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Panthers v Eels
Sportingbet Stadium
Friday, 7.30pm (AEST)

No wonder the locals are getting a little restless. Parramatta and Penrith haven't been this close in almost 30 years. 
Not since the Eels last tasted premiership success has the Battle of the West been more than just an irrelevant fight for the region's bragging rights.
Not since June of 1986 – when Parramatta boasted the names Sterling, Kenny and Price and the Panthers enjoyed a young Alexander, Cartwright and Simmons – have the pride of Sydney's west occupied two of the top four spots on the competition ladder.
Yet here we are, almost 30 years on, with the third-placed Panthers hosting the fourth-placed Eels. Victory on Friday night will elevate one team's status to possible contenders, while defeat will condemn the other to probable pretenders. 
Penrith will be buoyed by their first set of back-to-back victories, registering hard-fought wins on the road in Newcastle and then Canberra before last week's bye. Just goes to show how far two weeks of good, consistent football will get you.
Parramatta, meanwhile, have gone from wooden-spoon collectors to cold-blooded coach-killers after their 36-0 dumping of St George Illawarra a fortnight ago virtually rendered Dragons coach Steve Price a dead man walking. 
Panthers coach Ivan Cleary gets Kiwi back-rowers Elijah Taylor (knee) and Lewis Brown (pec) back from injury, but there's still no sign of Kevin Kingston (foot). There's a chance he could be a late inclusion after training through the week. 
Eels mentor Brad Arthur will wait with baited breath on how ready club linchpin Jarryd Hayne will be 48 hours after his man-of-the-match effort. (It should be remembered Hayne's second half of 2013 was hampered by a hamstring injury suffered after backing up from Game I last year.)

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Watch Out Panthers: The Eels are ranked first in tries (Radradra 11, Hayne 9, Ken Sio 9) and points per game, and third in line breaks (Radradra 10, Hayne 9, Sio 7). There's no-one else in the league more confident in attack right now than Parramatta and it's all centred on their impressive back three.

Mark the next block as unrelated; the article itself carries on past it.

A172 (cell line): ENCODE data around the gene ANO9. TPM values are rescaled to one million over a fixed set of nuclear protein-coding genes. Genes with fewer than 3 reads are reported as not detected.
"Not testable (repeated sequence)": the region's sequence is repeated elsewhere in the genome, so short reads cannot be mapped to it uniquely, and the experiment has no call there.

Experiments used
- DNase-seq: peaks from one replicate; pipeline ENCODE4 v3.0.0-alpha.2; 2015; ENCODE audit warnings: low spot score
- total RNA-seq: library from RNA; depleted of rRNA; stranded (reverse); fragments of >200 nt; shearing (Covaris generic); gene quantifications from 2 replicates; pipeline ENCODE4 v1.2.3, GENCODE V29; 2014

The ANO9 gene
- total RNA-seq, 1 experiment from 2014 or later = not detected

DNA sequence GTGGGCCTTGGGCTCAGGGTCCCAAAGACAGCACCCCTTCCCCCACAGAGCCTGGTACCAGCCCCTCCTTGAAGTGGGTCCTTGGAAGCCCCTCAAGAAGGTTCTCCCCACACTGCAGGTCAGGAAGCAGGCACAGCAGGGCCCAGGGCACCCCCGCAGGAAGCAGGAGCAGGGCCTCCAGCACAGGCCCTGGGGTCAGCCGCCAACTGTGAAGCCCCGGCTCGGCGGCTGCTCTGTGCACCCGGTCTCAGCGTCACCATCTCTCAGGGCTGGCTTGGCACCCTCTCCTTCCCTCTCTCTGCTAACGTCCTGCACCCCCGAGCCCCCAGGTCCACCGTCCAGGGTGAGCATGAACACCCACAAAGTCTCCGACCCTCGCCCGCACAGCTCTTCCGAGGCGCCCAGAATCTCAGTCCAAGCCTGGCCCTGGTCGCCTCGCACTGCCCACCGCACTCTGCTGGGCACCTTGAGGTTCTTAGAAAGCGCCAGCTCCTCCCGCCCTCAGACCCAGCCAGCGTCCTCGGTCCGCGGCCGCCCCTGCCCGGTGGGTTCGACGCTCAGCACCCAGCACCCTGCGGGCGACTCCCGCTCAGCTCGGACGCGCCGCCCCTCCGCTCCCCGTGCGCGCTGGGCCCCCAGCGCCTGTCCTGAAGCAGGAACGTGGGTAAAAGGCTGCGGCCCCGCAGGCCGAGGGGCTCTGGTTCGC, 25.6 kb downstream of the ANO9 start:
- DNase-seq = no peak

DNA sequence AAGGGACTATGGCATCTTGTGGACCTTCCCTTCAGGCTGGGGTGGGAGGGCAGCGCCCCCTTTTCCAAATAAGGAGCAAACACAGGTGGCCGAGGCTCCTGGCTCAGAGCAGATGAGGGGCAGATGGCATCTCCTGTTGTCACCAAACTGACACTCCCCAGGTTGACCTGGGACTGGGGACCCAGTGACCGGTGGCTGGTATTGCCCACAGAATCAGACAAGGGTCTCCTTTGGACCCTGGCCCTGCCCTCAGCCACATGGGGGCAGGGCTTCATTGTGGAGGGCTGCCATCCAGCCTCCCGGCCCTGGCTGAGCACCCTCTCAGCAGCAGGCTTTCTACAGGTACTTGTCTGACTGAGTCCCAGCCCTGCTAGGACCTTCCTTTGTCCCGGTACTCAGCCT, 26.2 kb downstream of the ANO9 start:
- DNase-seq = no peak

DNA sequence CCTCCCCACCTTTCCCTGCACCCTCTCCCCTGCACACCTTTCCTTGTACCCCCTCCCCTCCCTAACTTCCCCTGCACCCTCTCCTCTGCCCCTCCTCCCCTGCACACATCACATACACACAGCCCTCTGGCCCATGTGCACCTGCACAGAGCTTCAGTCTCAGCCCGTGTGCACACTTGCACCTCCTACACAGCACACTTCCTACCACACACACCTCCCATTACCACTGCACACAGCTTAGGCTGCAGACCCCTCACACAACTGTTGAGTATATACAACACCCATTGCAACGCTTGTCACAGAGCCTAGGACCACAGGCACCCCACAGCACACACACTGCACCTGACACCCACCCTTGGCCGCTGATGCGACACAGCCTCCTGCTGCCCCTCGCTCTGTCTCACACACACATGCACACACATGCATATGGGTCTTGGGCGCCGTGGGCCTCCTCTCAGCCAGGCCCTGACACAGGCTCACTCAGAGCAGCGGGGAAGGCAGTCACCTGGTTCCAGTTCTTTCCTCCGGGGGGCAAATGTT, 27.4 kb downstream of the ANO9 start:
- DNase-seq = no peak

Watch Out Eels: While the Eels are the hottest team with the ball, Penrith are one of the hottest teams without it. As it stands, the Panthers are giving up just 2.3 tries per game – second fewest behind competition leaders the Bulldogs. They also rank second in opposition line breaks with 3.3 – second lowest to the Rabbitohs.
Plays To Watch: A Panthers set play that looked strikingly similar to the Storm's famed outside-inside move came up trumps in the nation's capital a fortnight ago when hooker James Segeyaro jumped to the right out of dummy-half, turned it inside to halfback Peter Wallace running against the grain, who sent it further left to five-eighth Jamie Soward, affording fullback Matt Moylan space on the inside.
For the Eels, Jarryd Hayne is playing like a man possessed. When he's not scoring tries – he's got nine so far – he uses his supreme ball-playing skills to carry out his pinpoint vision, just like he did on two occasions against the Dragons a fortnight ago with a couple of short balls targeted for lazy players in defence. The only way to curb his attacking influence is by keeping the Eels out of their red zone because once they're there, there's no stopping him.
Where It Will Be Won: Parramatta's at-times paper-thin defence. We're all accustomed by now with the Eels' seemingly limitless reserves of attacking power, but can they read what opposition teams are going to do with the ball?
They are the second worst team in the league for conceding line break assists. On the flip side, Penrith aren't exactly crash hot at getting men to crash through defensive walls either, with their 30 line break assists the fourth lowest total in the competition.
Parramatta will get theirs, but how much will they give to Penrith?

The History: Played 104; Eels 60, Panthers 42, drawn 2. There is no other team in the premiership that has handed Penrith more football lessons than their geographical neighbours, and that didn't change during a 32-16 spanking back in Round 4. That win proved to be a breakthrough victory for the Eels and triggered Chris Sandow's personal comeback.
Match Officials: Referees – Matt Cecchin & Gavin Morris; Sideline Officials – Paul Holland & Brett Suttor; Video Referees – Bernard Sutton & Henry Perenara.
Televised: Channel Nine – delayed 7.30pm (AEST).
The Way We See It: Blockbuster games like these, where a sell-out crowd isn't exactly out of the question, have a way of coming down to the wire. Much depends on the fitness of Jarryd Hayne but if the plane does take off the Eels just might come away in a tight one. We'll give it to Parra by four points.

*Statistics: Champion Data

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National Rugby League respects and honours the Traditional Custodians of the land and pay our respects to their Elders past, present and future. We acknowledge the stories, traditions and living cultures of Aboriginal and Torres Strait Islander peoples on the lands we meet, gather and play on.

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